The Environment Agency has been getting a lot of stick recently, especially over the flooding in the Somerset Levels.
Now nobody can stand in the way of nature when conditions are way above anything that can be anticipated and nobody ever will, but this authority has undoubtedly failed in its duty of maintenance time and again regards rivers and watercourses.
A little bit of history spells out that not all is right with the Agency in more than one area.
For a start, the Agency was born out of the amalgamation of all the river authorities and is itself part of DEFRA, not without its own controversy. The agency came about in ’96 and failed to perform in many ways soon after.
In 2007 DEFRA was bailed out with taxpayers’ money, 300 million, after being fined by the EU for violations in several areas. Between 2008-12, the agency incurred further fines from the EU, amounting to over 500 million, in order to balance the books.
The main reason for the fines was the farm subsidy payments debacle. DEFRA instituted cost cutting and the sale of assets including the British Waterways Board to a trust – the Canals and River Trust which in itself has turned into another saga in the making and is another story.
The current problems in the Somerset Levels are portrayed in this piece in the Mail, what comes from it is the Environment Agency seems to act in retro rather than a prevention role in to many cases:
It does seem a case of the jam being spread far too thinly and as in other articles, the money they spend on things like bird sanctuaries etc. is being done at a time of belt tightening, ahead of work that protects people and property.
Back in ’93 when we moved to Suffolk, the house we purchased came with extra land in the form of a couple of acres of water meadow running down to the River Stour, with a protection bank along two sides to protect the low lying cottages that were prone to flooding in exceptional years, the last time had been in ’78.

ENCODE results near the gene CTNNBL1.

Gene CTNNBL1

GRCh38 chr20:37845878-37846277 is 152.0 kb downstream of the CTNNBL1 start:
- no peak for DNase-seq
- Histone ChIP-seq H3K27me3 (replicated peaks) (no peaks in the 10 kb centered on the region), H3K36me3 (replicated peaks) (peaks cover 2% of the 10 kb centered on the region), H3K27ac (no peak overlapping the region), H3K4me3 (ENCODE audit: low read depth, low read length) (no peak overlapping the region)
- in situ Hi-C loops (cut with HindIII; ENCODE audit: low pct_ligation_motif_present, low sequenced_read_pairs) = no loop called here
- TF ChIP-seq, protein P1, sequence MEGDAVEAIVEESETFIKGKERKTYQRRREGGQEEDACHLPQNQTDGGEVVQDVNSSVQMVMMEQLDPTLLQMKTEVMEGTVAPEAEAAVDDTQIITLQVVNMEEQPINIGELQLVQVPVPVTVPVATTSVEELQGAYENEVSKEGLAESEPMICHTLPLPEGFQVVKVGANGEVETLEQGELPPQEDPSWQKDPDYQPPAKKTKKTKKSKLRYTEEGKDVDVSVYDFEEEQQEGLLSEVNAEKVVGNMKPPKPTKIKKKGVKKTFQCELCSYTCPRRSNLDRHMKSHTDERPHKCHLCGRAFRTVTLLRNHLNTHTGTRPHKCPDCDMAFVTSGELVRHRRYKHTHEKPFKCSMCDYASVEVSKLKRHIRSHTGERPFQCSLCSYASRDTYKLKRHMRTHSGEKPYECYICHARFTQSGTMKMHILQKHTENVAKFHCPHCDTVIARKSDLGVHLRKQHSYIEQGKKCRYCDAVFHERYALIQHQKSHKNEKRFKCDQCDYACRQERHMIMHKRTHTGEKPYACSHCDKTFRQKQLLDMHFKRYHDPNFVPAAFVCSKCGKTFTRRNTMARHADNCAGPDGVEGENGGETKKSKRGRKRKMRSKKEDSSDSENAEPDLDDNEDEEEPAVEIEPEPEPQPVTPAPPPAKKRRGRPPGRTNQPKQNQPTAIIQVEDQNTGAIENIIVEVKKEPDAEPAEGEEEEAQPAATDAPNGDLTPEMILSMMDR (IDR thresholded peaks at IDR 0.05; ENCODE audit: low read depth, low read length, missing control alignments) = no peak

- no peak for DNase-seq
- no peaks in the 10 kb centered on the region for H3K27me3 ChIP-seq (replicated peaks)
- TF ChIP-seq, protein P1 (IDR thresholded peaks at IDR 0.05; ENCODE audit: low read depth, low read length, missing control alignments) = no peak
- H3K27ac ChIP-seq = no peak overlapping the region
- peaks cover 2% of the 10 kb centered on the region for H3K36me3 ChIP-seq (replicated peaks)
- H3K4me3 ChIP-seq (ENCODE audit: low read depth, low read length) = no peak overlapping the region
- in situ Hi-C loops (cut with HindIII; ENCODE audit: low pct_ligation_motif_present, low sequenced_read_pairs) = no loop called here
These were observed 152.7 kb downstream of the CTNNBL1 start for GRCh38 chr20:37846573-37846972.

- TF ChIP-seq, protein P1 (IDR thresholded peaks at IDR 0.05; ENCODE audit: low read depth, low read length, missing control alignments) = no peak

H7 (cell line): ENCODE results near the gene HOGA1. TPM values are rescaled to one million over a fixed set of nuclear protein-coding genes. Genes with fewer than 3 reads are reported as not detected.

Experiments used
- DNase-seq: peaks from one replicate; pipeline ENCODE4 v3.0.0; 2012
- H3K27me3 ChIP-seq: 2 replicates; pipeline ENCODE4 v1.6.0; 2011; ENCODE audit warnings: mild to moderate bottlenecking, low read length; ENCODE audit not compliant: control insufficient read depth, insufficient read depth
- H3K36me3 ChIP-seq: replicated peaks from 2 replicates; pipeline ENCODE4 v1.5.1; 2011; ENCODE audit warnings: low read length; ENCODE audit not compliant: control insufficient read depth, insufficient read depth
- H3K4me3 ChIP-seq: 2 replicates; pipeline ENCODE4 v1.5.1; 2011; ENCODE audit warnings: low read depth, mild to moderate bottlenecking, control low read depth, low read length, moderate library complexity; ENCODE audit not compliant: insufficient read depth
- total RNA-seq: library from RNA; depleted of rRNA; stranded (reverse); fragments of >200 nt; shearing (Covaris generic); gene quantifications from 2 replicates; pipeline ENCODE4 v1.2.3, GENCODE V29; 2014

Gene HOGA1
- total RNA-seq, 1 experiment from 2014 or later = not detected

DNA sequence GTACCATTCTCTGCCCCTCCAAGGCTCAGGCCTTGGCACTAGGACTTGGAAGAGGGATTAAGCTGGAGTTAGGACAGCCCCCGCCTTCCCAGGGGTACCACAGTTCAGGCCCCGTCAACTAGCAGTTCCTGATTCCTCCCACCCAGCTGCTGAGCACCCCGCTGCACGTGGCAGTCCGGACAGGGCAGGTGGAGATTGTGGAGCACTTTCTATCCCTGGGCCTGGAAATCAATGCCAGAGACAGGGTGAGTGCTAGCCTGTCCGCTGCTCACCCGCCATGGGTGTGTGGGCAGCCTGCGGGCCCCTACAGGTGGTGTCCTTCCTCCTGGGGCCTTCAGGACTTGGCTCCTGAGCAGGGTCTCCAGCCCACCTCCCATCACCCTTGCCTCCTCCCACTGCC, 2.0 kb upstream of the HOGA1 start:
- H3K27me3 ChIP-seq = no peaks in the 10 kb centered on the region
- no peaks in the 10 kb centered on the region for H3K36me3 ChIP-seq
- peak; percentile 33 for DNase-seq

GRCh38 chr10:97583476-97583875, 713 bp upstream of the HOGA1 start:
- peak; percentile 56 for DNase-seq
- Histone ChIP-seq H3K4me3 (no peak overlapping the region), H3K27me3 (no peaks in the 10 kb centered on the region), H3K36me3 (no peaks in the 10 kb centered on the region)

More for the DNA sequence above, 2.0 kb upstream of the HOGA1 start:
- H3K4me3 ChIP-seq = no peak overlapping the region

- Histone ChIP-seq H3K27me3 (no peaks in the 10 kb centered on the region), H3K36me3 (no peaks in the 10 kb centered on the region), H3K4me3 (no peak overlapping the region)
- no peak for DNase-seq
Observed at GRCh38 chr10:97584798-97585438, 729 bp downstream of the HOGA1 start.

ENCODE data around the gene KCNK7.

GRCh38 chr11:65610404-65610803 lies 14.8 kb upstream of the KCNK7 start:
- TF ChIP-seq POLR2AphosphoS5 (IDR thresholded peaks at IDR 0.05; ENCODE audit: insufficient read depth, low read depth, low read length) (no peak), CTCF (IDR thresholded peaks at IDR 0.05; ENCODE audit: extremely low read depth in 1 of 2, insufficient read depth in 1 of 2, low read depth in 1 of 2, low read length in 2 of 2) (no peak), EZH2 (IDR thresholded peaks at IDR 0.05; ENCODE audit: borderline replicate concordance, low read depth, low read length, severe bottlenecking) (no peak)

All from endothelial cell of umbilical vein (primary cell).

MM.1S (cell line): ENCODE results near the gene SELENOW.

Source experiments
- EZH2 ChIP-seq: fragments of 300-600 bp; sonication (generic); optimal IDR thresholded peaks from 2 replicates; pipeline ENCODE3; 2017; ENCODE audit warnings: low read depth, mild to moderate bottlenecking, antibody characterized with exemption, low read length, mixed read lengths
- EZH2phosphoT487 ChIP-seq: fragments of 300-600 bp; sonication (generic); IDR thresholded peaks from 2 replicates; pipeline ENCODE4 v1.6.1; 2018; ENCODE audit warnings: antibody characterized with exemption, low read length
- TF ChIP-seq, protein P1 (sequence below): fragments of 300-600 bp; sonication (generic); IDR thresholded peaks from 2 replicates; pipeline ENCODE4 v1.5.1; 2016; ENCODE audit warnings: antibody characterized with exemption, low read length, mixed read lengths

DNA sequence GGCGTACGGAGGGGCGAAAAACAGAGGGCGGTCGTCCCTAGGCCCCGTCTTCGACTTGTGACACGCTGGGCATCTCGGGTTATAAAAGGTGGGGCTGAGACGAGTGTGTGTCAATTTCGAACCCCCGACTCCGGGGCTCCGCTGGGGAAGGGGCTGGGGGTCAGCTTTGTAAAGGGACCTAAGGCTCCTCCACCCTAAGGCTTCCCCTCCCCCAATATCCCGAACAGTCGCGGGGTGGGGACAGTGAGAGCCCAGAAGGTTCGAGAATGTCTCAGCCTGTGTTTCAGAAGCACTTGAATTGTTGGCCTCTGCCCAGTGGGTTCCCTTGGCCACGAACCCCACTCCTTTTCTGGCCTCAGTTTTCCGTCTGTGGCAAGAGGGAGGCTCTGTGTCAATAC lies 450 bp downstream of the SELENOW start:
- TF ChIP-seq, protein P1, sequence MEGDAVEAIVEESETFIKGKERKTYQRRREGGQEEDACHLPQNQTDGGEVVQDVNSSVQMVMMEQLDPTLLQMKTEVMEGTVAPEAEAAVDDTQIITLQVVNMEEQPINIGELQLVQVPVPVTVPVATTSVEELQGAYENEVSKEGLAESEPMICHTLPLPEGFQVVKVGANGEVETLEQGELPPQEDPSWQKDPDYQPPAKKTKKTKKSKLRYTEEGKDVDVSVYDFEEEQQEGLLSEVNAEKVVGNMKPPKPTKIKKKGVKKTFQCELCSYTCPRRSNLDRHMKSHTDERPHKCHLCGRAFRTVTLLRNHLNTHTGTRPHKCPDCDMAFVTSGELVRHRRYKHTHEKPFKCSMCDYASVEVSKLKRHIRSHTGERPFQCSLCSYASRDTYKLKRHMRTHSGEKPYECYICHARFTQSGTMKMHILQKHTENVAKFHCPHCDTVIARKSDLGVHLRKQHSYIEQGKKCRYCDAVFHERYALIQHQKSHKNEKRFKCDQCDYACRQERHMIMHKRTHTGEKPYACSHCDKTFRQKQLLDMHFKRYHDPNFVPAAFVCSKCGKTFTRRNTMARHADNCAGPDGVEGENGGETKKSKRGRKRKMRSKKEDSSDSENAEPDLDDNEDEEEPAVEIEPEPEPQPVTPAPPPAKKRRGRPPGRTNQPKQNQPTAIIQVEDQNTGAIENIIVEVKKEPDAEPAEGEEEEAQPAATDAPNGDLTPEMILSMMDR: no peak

Across this meadow there were two drainage ditches with non return valves where it went through the bank, stopping high water levels flooding the village.
When we first moved in, the River Authority came every year and cleaned the ditches, cut all surrounding excess growth and checked the valves.
After ’96 we had no idea who was responsible as the responsibility had been shared out between the local authority the Environment Agency and the county council and it was impossible (if they actually ever knew themselves) to find out who did what.
In effect nobody did anything other than once coming along to “look” at it.
In 2000, after two very wet years and a couple of days when an inch of rain fell, there was widespread local flooding, we escaped by the skin of our teeth but it was a close run thing. There was a lot of local finger pointing that went on afterwards, with stories of negligence in the sluice management (proven later to be true) but dismissed at the time and accusations of total neglect of the river since the Agency took control, totally true.
The following year, they started a dredging campaign that involved almost the whole river, which rather undercut their initial response of “we’ve done all we can” from the previous year, but as a further show of the total ineptitude of the whole management.
We then had a visit from the chief engineer from the local council who, having ‘inspected’ the water meadow and surrounds, tried to imply the maintenance of the ditches was my responsibility. That was a bit silly as we had the deeds showing the River Authority who built them was responsible and it was then up to whoever took over to maintain them.
He didn’t like that and obviously hadn’t a clue which of the three authorities was responsible so I suggested as it certainly wasn’t me. Perhaps he should do his homework and find out who was responsible.
Just once before we left, the ditches were again cleared.
A current example of the difference between the Environment Agency and those it took over from is with the the drainage boards. The Broads Authority in Norfolk was not integrated and despite the rainfall this and previous years have no real problems?
Sluice gates being opened at a privately owned mill in Long Melford in 2008.
More Environmental Agency experiences of a similar nature:
It would appear that Lord Smith has stirred a hornet’s nest if the comments are anything to go by, almost total hatred for the man.